LOX-1 receptor: A potential link in atherosclerosis and cancer

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Abstract

Altered production of reactive oxygen species (ROS), causing lipid peroxidation and DNA damage, contributes to the progression of atherosclerosis and cancer. Lectin-like oxidized low-density lipoprotein receptor-1 (LOX-1) is a lectin-like receptor for oxidized low-density lipoproteins (ox-LDL) primarily expressed in endothelial cells and vasculature-rich organs. LOX-1 receptors is a marker for atherosclerosis, and once activated by ox-LDL or other ligands, stimulates the expression of adhesion molecules, pro-inflammatory signaling pathways and proangiogenic proteins, including NF-kB and VEGF, in vascular endothelial cells and macrophages. Several different types of cancer reported LOX-1 gene upregulation, and numerous interplays exist concerning LOX-1 in atherosclerosis, metabolic diseases and cancer. One of them involves NF-kB, an oncogenic protein that regulates the transcription of several inflammatory genes response. In a model of cellular transformation, the MCF10A ER-Src, inhibition of LOX-1 gene reduces NF-kB activation and the inflammatory and hypoxia pathways, suggesting a mechanistic connection between cellular transformation and atherosclerosis. The remodeling proteins MMP-2 and MMP-9 have been found increased in angiogenesis in atherosclerotic plaque and also in human prostate cancer cells.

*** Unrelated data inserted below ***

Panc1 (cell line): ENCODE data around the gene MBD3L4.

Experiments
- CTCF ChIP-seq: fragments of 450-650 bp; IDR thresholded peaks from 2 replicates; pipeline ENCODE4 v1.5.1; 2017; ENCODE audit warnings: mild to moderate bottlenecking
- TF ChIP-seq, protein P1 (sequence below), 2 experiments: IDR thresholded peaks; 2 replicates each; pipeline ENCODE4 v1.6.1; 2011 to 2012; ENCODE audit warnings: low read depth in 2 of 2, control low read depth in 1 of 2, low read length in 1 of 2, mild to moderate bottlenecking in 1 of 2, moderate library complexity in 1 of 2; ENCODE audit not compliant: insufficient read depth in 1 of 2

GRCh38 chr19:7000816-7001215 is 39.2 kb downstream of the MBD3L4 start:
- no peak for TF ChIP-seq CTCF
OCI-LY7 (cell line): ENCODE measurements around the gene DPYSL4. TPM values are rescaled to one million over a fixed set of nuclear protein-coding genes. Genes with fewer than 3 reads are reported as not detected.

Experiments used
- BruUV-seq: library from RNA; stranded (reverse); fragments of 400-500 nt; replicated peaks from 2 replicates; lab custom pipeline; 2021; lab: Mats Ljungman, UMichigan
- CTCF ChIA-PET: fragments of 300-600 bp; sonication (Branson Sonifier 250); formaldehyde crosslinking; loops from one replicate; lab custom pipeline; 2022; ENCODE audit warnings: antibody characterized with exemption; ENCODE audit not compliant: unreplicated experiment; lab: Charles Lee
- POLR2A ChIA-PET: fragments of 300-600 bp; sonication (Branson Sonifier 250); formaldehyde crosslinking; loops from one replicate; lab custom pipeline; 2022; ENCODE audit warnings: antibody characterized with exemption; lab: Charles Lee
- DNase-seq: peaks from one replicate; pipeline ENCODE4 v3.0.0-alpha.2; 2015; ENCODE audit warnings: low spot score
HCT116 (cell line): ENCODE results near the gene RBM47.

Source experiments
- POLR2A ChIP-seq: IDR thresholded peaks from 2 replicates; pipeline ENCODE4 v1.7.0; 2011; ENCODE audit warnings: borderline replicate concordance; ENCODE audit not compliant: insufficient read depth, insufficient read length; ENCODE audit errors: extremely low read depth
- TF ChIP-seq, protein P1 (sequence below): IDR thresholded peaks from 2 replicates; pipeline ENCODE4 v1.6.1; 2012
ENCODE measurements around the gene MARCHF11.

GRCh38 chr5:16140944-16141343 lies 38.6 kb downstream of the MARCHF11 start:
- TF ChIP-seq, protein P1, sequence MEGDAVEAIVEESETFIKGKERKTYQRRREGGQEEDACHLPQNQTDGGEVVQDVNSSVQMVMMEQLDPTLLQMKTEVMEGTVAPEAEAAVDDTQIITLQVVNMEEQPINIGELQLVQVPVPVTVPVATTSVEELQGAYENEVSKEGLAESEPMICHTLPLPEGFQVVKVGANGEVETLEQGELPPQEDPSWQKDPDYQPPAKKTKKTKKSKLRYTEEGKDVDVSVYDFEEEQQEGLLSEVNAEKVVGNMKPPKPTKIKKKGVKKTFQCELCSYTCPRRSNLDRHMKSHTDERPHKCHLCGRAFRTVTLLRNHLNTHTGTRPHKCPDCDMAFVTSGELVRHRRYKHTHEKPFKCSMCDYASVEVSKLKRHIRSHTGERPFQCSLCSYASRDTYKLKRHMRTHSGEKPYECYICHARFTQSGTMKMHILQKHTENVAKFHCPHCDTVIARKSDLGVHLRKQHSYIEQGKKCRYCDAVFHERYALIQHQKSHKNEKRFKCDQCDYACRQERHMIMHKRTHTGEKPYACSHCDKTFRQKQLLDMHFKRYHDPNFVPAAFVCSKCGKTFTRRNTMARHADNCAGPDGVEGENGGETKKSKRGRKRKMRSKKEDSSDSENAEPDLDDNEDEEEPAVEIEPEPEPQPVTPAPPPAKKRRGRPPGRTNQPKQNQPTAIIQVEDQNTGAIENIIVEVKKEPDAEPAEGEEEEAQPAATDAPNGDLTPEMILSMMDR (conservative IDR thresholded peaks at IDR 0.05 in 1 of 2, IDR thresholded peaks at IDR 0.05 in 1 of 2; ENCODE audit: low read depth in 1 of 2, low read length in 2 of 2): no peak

In this review, we outlined the role of LOX-1 in atherogenesis and tumorigenesis as a potential link in these diseases, suggesting that LOX-1 inhibition could represent a promising strategy in the treatment of atherosclerosis and tumors.

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